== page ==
Egyptian Vegan Bodybuilder tells us Why You Don’t Need Meat to Bulk Up
The debate over which nutrition regimen to follow is never-ending and everyone is always wondering about which is the healthiest way to go. Wanting to get a glimpse of what it’s like to be a vegan bodybuilder and learn more about the specifics of following a plan-based diet, we had a quick chat with one of Egypt’s most prominent bodybuilders, Omar Salama.
What made you decide to go vegan?
I went vegan for three main reasons. From a young age, I always knew I didn’t like the thought of eating other sentient beings that can feel pain. I always wanted to befriend or play with animals not eat them. While growing up though, we are taught that eating animals is healthy and essential for building your body and becoming stronger.
Secondly, I went vegan because of the undeniable hazards that I discovered that animal meat & animal by-products have on the human body. Back before changing to veganism, I always tried to discredit studies supporting a plant-based diet, just because I have been studying all these years what I thought were proper nutrition diets. I later found out, though, that I was studying material from a flawed system that is based on cherry-picked studies. So you can imagine the shock I had when I realized what I have been studying, practicing, preaching to my clients could actually be causing them harm.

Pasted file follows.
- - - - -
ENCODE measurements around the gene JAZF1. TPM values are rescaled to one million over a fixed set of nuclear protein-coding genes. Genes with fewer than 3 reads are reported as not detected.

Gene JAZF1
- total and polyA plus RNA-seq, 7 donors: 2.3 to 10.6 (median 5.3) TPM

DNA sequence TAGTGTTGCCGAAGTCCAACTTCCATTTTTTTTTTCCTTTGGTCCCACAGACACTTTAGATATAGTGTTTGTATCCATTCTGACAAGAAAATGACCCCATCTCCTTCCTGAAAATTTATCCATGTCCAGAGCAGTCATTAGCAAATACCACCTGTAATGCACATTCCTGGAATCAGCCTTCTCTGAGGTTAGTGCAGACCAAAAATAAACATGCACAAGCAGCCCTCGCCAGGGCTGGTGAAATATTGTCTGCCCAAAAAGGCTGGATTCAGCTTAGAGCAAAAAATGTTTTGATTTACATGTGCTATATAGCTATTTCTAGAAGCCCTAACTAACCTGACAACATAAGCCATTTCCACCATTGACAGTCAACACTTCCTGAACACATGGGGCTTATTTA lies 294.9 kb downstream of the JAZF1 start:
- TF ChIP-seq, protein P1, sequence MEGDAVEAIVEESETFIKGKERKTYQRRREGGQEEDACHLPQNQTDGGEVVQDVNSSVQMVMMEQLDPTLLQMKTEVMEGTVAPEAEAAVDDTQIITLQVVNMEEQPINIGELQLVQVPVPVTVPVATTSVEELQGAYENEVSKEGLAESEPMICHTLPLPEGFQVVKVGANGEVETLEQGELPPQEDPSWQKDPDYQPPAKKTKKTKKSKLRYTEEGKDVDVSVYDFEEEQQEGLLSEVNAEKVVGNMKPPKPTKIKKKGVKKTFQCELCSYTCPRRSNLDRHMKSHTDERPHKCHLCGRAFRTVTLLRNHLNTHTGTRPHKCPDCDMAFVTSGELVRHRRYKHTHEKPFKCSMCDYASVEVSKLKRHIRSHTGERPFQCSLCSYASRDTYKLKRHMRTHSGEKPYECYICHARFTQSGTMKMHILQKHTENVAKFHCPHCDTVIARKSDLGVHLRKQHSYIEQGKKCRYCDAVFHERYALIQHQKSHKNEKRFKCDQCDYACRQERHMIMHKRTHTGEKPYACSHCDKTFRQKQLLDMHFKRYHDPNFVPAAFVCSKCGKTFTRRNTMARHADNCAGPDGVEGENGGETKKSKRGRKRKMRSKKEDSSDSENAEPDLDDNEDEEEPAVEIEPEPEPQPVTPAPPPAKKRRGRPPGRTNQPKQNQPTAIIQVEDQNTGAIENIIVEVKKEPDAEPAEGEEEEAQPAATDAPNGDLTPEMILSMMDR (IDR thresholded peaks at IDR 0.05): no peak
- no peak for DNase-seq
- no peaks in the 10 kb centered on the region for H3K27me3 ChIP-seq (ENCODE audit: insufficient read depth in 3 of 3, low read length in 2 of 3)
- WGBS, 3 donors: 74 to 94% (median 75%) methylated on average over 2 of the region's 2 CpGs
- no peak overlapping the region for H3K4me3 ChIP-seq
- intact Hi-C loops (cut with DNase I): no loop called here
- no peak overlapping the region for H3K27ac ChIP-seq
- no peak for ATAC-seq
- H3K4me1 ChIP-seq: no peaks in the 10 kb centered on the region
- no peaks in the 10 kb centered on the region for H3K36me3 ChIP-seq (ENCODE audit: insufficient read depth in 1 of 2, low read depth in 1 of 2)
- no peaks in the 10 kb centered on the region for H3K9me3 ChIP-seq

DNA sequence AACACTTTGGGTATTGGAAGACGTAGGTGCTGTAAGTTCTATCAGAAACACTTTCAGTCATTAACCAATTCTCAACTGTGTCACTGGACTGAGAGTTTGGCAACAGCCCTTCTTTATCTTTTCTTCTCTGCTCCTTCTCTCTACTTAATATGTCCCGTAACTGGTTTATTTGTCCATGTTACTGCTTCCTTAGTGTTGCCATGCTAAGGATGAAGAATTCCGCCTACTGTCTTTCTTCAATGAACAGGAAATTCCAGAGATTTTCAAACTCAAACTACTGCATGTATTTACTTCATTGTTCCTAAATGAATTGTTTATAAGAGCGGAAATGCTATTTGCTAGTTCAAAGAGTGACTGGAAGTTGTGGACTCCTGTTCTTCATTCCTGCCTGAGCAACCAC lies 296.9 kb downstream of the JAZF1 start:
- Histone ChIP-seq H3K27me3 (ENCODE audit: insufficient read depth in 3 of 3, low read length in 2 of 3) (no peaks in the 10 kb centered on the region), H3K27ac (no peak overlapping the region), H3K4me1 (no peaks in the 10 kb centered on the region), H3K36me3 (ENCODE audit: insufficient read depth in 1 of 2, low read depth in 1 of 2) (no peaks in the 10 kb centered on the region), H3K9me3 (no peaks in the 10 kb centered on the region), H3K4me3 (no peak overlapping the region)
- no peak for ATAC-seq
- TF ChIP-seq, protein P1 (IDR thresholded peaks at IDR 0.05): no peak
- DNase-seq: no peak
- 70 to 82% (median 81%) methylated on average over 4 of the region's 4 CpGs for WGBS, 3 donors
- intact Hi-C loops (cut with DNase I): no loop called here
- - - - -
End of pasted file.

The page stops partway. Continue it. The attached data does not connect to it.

The final reason I went vegan is environmental factors. I found out that livestock is the number one cause of global warming. Cows, pigs & chicken do emit methane gas which increases carbon dioxide levels causing a massive warmth to the planet.
What do you usually eat in a day as a vegan?
My breakfast usually consists of fava beans, boiled lentils, tahini, tomatoes and arugula with kiwi, pomegranate and a banana. I also go for a quick shake before my workouts which includes 400g of green peas and a banana.
After I finish working out, I go for a post workout shake with a vegan protein powder.
For lunch, I usually go for black beans or red kidney beans with rice, broccoli & spinach. A couple of hours later, I have another shake which consists of 400g of green peas with another banana.
Finally, for dinner, I go for 125g oats with peanut butter, chia seeds, almonds, walnuts & pomegranates.
What supplements do you usually take as a vegan?
Here are my most essential supplements: vitamin b12 as methylcobalamin form, zinc gluconamate, creatine monohydrate and plant based protein supplement.
How many times a week do you usually workout and how long is your average workout session?
I usually workout 5-6 times a week and an average workout session for me is about an hour long.
How has being a vegan impacted your life?
Becoming a vegan is honestly the best decision I have ever made in my life. People always ask me how do you get your protein to look that good on a plant-based diet? My answer will always be, plants have protein without all the unnecessary problems that come with animal protein. The biggest & strongest animals in the world ( like rhinos, gorillas & elephants) are all herbivores & they get all their protein from plants.
How do you keep you get your body nourished and energized before a workout?
I keep my body nourished before & after my workouts with lots of fruits, grains, legumes & vegetables full of fibers, protein, antioxidants, vitamins & minerals.
What are some words of advice you’d like to give to any of our readers who are considering the vegan lifestyle?
The advice I could give to people interested in transitioning to a plant-based diet is to watch documentaries, read studies and get educated before taking the big step.